William T.”Bill” Kvetkas, Jr. (October 10, 1930 - July 8, 2020) was born and raised in Wilkes-Barre, PA. He attended Meyers High School there and was selected for the PA high school state Band. He attended the Wharton School at the U of Penn. where he was a member of the AXP fraternity, was selected for Beta Alpha Psi, the accounting honorary society, and played in the Penn band. He received his MA degree from George Washington U. while serving in the Air Force and went on to get a law degree from Georgetown U. where he was selected to join Phi Delta Phi, the law honorary society. Subsequently he passed the D. C. Bar, became a CPA in MD and was admitted to practice in DC and before the U. S. Supreme Court. He also graduated from the National War College, the NISM program at Harvard, and the Federal Executive Institute.
Bill received a number of honors during his working and volunteer careers among which were the National Intelligence Distinguished Service Medal (he was the first person to receive this distinction twice), NSA’s Exceptional Service Award, and Meritorious Service Award, and two Presidential Service Awards.
Bill was devoted to his wife of 62 years, Joan, and they were blessed with four children Therese, Bill, III, Mary and Ellen as well as four grand kids Grace, Daniel, Katie and Karl. He often rued the fact that he had taken too much time away from the family while traveling for the government. He and Joan spent a tour of duty in Germany where Therese and Bill III were born, and later traveled extensively in the USA and overseas, often with family members joining them.
Bill developed a system of Programming and Budgeting used by George H.W. Bush while Director of Central Intelligence (DCI) to prepare budgets for the Intelligence Community and to send those Budgets to Congress with clear explanations and justification. Congress had been dissatisfied with the disparate nature of the Intelligence Community and its lack of coordination causing them to issue directions to strengthen the community. Mr. Bush had been designated as the new DCI to implement these directives, and Budgets were a key factor involved. After the change in administration in 1977, Mr. Kvetkas modified the system to accommodate the demands of the Zero Based Budgeting (ZBB) system instituted by Pres. Jimmy Carter. Previously he had recast the Programming and Budgeting system at NSA to more effectively produce the Cryptologic budgets. One aspect of that system received recognition of the Association of Governmental Accountants. Earlier in his cryptologic career, both as an Air Force Officer and as a civilian he served as a senior manager, an Assistant Inspector General, a reporter, a traffic analyst, a cryptanalyst, an intercept control officer and on the Director’s staff at NSA. As an extracurricular activity he became President of the employee’s insurance organization and saved the membership money by renegotiating a major contract. He was involved with the Korean and Viet Nam wars and the Cold War.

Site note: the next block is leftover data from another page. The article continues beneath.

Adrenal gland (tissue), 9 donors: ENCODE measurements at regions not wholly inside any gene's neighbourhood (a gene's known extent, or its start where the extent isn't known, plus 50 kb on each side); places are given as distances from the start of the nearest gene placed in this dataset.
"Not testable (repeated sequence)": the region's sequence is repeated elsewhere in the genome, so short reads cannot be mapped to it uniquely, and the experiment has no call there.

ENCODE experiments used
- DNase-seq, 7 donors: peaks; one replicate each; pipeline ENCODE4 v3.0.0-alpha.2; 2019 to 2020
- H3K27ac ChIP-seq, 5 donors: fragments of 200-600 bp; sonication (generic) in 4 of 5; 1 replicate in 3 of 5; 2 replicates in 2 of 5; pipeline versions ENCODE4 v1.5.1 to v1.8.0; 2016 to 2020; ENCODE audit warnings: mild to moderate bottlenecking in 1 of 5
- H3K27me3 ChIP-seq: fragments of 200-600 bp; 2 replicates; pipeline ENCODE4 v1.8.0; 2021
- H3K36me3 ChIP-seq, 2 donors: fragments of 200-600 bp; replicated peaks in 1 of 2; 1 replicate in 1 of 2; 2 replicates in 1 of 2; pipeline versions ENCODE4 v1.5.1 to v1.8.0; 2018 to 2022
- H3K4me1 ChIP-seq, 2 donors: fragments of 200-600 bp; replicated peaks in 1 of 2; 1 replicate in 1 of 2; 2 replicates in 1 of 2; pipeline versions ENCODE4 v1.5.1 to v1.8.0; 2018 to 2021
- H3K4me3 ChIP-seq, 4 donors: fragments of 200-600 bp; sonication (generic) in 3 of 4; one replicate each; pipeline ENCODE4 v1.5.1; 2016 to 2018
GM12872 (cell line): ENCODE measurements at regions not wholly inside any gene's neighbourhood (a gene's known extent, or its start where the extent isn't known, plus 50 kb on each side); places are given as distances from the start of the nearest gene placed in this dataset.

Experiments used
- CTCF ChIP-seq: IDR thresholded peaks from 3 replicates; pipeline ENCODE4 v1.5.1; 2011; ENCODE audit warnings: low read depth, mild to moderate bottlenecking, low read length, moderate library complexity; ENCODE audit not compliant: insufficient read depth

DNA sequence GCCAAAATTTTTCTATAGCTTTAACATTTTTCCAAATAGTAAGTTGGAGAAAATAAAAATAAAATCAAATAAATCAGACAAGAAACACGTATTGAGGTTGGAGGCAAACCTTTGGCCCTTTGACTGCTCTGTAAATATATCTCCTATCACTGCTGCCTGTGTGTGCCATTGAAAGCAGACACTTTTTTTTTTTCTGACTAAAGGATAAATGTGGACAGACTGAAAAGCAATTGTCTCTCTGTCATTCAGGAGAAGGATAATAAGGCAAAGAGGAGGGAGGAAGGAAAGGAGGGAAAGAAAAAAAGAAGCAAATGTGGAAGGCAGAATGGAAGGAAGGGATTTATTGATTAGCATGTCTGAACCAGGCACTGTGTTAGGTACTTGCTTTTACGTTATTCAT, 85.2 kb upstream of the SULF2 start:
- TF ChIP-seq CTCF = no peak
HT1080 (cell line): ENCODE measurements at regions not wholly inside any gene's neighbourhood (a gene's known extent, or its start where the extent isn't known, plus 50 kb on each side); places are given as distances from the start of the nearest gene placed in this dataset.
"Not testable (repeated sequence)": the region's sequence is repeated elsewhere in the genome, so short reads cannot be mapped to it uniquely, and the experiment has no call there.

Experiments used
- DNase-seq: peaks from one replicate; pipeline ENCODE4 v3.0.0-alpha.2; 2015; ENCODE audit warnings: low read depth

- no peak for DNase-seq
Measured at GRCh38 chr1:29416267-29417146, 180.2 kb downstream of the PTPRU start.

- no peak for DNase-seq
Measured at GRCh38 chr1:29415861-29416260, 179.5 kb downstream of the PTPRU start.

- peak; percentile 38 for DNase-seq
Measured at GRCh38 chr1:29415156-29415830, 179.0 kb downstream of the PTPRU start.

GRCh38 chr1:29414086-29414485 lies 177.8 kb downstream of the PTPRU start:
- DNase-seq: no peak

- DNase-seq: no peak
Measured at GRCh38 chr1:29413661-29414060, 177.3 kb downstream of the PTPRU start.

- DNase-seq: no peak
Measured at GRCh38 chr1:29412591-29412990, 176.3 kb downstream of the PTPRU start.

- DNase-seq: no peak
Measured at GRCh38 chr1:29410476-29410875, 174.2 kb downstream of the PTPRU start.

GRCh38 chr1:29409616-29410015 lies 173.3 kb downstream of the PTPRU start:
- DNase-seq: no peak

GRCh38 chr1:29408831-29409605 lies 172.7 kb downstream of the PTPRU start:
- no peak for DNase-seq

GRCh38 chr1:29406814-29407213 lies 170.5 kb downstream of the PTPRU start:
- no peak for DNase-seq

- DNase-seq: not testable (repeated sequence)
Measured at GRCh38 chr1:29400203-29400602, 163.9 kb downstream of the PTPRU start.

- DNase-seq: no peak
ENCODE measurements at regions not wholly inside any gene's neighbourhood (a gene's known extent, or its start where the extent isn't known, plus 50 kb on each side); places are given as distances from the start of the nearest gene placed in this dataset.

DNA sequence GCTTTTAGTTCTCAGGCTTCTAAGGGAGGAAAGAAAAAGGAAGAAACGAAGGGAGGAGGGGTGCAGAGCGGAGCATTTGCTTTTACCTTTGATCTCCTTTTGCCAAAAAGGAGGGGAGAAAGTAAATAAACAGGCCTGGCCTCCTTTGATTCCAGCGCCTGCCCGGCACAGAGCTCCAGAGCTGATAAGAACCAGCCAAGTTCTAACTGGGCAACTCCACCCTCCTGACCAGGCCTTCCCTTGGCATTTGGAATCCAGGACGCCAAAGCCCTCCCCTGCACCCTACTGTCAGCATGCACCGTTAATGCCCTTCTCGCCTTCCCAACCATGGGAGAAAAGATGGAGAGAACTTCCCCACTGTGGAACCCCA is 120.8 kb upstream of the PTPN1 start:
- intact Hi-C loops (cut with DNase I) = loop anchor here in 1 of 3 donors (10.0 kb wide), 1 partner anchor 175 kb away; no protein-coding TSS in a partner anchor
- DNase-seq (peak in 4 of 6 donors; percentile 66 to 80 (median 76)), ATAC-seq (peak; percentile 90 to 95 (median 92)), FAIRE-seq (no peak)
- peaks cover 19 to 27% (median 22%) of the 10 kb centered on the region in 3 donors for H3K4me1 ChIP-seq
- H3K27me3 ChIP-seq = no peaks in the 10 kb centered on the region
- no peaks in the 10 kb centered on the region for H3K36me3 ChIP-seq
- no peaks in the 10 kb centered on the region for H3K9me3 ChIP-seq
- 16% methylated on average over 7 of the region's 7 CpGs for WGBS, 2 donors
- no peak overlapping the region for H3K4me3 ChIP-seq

After retiring from the government, he worked for Lockheed Missiles and Space Corp. in Rosslyn, VA and in Linthicum, MD. Later he served as a senior staff member of the “Aspen/Brown” Commission which was charged with studying aspects of the Intelligence Community. Ignoring advice from friends to limit volunteer activity in retirement, he became overly involved in a variety of activities. He was Chairman of the Board of the Association of Former Intelligence Officers, Treasurer and consultant for the National Cryptologic Museum Foundation, a member of the Security Affairs Support Assn., President of the Bay Winds community band as a percussionist and was a Volunteer Historian at the NSA. Bill was an avid genealogist, more importantly he loved to write the history of families and family members. Perhaps his greatest passion was travel; consequently he and Joan spent a good deal of their retirement time cruising the world. He also enjoyed the water, especially sailing.
Note: Bill served as the NCMF treasurer from 1996 to 2003. He was an original plankholder and one of the first to pledge his commitment to the concept of a "new world-class museum" which earned him a Benefactor status. He remained a consultant until 2015.
A Mass of Christian Burial was offered at St. John Neumann Catholic Church, Annapolis, MD. He was buried at Lakemont Memorial Gardens in Davidsonville, MD.
In lieu of flowers a donations may be made to: Hospice of the Chesapeake, 90 Ritchie Highway, Pasadena, MD 21122 or the American Cancer Society, 7500 Greenway Center Drive, Suite 300, Greenbelt, MD 20770.